Keyless entry vehicle thefts
Keyless theft of a vehicle occurs when criminals use a transmitter to amplify the signal being emitted from the genuine key inside the owner’s house to reach the vehicle outside. This allows it to be unlocked and driven away in seconds. Several makes of vehicle have been stolen in this way, but between October 2018 and April 2019, nearly 70 Mercedes Sprinter vans were stolen using this method across Norfolk and Suffolk.
There are steps that can be taken to reduce the risk of this theft:
- In the house, store keys away from accessible doors and windows, inside a Faraday bag (search RFID security at www.securedbydesign.com for details of police preferred specification products) or at least in a metal tin.
- It may be possible to disable the keyless entry function. Check your owner manual or seek advice from your local dealer if required.
- Use physical security measures such as steering wheel locks or wheel clamps to compliment your vehicles own security (www.soldsecure.com)
- Ensure that basic security measures, such as checking the doors and windows are secure, are always done.
- Where possible, park vehicles within secure compounds covered by CCTV.
Spring into action!
As the days gradually get longer (and hopefully warmer!), we naturally tend to have windows and doors open more, spend more time in the garden and take time out to enjoy the beautiful Suffolk countryside. Please take every opportunity to ensure that criminals are not able to spoil your day by following a few simple steps:
- Always lock your external doors, even when you are at home.
- Check the doors and windows are secure before leaving the house or at night, especially doors like French doors that may not have been used for months. Don’t assume another member of the household has done it.
- Don’t leave keys in the locks or within reach or sight of the door or window. Make sure you have a fire plan so everyone in the house can leave quickly in the event of an emergency.
- Windows should be left secure when the room is unoccupied.
- Never leave a door or window insecure to allow a pet or family member access.
- Never leave car keys within reach or sight of the doors or windows.
- Lock cycles in a secure shed or garage. Fit a secure ground anchor and lock them to that too.
- Always lock tools away after working in the garden to prevent them being used to force entry.
- Ensure your rear garden is secure and lock gates.
Further First Principle crime prevention advice can be found on the Suffolk Police website www.suffolk.police.uk.
Warning to drone users – nesting sites
Police in Suffolk are urging people who fly drones, either commercially or as hobbyists, to be mindful of the locations they operate in at this time of year due to nesting birds.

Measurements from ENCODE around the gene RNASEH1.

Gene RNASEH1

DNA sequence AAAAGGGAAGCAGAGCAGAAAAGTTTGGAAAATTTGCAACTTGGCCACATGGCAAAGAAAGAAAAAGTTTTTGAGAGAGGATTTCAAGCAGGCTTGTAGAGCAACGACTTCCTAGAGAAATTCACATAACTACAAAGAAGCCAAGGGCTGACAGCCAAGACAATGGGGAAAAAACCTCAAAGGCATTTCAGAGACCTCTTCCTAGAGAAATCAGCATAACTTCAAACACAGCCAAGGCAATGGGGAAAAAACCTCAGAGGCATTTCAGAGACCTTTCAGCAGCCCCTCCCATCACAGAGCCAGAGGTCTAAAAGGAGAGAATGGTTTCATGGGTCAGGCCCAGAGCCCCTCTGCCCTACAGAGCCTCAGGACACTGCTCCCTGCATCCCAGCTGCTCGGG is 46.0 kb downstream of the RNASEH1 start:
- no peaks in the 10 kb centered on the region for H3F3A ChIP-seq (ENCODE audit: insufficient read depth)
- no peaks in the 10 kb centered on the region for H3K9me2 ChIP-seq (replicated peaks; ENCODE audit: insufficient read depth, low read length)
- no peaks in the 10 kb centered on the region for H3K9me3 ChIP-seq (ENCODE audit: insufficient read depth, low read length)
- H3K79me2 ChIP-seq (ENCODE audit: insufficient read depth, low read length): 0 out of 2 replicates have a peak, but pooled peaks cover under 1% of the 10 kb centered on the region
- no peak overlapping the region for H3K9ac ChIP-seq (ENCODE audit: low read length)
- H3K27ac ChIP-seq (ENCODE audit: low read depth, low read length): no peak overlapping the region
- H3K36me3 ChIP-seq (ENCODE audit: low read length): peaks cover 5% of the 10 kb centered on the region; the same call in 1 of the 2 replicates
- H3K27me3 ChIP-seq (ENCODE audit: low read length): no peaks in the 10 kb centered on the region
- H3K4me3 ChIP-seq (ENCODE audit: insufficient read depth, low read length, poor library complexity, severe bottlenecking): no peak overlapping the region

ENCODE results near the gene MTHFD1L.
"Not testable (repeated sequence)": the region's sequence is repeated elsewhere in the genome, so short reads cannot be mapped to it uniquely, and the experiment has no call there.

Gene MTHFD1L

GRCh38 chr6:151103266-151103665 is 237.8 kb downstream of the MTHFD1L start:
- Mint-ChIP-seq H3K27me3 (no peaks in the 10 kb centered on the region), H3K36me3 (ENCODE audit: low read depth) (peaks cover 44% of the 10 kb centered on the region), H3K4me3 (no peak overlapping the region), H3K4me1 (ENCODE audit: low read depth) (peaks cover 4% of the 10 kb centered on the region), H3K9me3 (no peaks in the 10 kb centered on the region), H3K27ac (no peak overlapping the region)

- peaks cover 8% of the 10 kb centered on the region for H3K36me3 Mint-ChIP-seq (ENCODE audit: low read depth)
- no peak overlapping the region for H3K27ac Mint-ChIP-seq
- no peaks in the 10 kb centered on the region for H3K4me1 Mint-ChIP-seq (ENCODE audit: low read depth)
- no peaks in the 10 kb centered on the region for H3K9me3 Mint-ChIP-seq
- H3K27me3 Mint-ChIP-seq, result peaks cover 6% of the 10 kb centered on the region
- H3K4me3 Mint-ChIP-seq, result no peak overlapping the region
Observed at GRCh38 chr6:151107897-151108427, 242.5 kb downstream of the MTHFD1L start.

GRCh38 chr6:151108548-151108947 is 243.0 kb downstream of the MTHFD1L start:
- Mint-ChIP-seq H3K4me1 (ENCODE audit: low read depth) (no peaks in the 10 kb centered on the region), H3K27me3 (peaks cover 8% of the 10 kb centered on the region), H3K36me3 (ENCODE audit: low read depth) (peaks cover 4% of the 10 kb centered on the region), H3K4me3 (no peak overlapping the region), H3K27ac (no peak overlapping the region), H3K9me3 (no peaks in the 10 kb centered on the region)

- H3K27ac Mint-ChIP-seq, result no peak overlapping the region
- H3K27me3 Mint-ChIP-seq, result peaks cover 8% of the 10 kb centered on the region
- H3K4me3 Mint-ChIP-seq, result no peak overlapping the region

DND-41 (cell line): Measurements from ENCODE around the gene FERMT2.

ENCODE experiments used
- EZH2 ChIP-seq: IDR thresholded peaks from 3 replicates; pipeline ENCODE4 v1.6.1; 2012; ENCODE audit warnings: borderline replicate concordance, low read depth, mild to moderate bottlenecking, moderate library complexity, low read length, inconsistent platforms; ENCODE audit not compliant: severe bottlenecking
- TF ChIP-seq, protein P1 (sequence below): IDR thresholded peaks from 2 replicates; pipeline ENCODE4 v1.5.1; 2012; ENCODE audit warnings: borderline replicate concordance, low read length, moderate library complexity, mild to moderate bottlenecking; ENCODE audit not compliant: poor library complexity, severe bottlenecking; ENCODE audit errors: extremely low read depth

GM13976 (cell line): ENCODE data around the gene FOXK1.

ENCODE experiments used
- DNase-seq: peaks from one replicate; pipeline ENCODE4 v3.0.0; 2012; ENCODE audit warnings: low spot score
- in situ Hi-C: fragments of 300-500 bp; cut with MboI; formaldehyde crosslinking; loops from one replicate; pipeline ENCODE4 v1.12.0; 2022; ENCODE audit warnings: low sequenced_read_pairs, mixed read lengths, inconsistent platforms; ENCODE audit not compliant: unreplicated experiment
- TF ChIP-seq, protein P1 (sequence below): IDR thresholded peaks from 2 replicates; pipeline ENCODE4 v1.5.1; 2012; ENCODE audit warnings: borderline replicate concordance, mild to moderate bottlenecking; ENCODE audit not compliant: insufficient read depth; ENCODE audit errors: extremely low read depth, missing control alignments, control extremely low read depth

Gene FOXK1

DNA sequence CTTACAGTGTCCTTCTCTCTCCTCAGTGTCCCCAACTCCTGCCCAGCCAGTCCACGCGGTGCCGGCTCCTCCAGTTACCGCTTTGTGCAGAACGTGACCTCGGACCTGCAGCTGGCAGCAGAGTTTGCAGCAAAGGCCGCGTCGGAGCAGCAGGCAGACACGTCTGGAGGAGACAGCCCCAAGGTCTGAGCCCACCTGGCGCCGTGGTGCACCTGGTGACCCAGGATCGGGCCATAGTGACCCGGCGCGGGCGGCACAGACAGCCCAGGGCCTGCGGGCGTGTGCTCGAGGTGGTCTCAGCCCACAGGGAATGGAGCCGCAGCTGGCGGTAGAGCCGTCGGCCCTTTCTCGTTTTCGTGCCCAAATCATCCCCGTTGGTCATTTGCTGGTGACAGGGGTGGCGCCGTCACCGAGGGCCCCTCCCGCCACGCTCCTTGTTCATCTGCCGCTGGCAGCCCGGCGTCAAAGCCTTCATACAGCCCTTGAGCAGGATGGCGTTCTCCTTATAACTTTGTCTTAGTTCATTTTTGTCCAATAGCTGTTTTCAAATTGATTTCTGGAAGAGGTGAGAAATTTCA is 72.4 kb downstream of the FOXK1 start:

The county has some very sensitive sites in Suffolk where rare bird breeds, both native and non-native, are either already nesting or will shortly be arriving to do so. Some of these sites are protected from entry, so some users of drone may want to try and get a view from above, using the technology that is available.
People who fly drones are reminded that it is an offence to intentionally or recklessly disturb any wild bird listed on Schedule 1 whilst it is nest building or is in, on or near a nest with eggs or young; or to disturb the dependant young of such a bird.
Sgt Brian Calver from the Rural Crime team said: "From a birds perspective, a drone is likely to be seen as a predator and as such cause distress and disturbance, which amounts to an offence, if nesting. Just causing the bird to momentarily leave the nest is sufficient to commit the offence. We do not want to spoil everyone’s enjoyment of the countryside, but we would urge users of drones to be sensible and think twice about where they are flying.”
Fabian Harrison, from RSPB Suffolk, said: "Drones can have severe consequences for breeding birds, leading to abandonment and an increased risk of detection by predators. At a time when wildlife already faces so many challenges, we are imploring the public to stay vigilant this summer and keep an eye out for wildlife crime. Remember – if you see a crime in progress, always call 999.”
Police would also take the opportunity to remind people that the legislation is also relevant to dog owners around ground nesting birds, so equally we would urge people to be considerate and think about where they let their dogs off the lead.
If officers get evidence of such offences being committed, police will take action, which could potentially result in six months imprisonment or a fine of up to £5,000.
TV Licensing scam email
Police are advising residents to be cautious of emails from TV Licensing stating there is a problem with your direct debit or similar.
You are advised not to follow any links supplied in the email or give any of your banking information.
If you are unsure whether an email is genuine, always contact the company directly and not through the email.
For further information on how to check whether a TV Licensing email is genuine, visit their webpage https://www.tvlicensing.co.uk/faqs/FAQ288 or for more details about the scam please visit the Action Fraud website https://www.actionfraud.police.uk/alert/the-tv-licensing-scam-that-has-cost-victims-over-830000-and-how-to-spot-it.